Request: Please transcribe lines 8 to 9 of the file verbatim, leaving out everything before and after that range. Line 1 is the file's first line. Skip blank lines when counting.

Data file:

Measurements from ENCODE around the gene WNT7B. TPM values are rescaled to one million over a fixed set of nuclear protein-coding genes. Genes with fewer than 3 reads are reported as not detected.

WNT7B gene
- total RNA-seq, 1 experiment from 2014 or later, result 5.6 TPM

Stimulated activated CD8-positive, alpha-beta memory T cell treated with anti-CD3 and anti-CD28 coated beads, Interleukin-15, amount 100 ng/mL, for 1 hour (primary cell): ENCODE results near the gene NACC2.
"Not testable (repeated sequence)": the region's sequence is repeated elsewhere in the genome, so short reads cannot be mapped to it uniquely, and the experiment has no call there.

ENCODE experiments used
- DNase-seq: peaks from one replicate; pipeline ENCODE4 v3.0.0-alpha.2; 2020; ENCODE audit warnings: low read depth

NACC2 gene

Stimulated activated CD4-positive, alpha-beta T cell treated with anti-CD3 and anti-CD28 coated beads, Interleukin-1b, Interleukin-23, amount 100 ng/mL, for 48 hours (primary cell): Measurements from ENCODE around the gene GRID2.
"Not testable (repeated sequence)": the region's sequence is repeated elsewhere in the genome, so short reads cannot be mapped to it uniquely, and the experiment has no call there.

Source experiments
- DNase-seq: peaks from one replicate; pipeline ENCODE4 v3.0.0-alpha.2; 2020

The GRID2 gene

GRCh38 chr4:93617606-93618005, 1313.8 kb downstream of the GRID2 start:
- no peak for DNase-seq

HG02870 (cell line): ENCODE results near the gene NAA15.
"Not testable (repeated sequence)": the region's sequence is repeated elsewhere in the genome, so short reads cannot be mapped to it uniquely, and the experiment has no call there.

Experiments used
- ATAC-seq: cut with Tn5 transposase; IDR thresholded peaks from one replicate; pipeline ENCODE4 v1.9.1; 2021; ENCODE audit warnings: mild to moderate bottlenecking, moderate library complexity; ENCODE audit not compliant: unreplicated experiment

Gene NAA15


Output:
NACC2 gene

Stimulated activated CD4-positive, alpha-beta T cell treated with anti-CD3 and anti-CD28 coated beads, Interleukin-1b, Interleukin-23, amount 100 ng/mL, for 48 hours (primary cell): Measurements from ENCODE around the gene GRID2.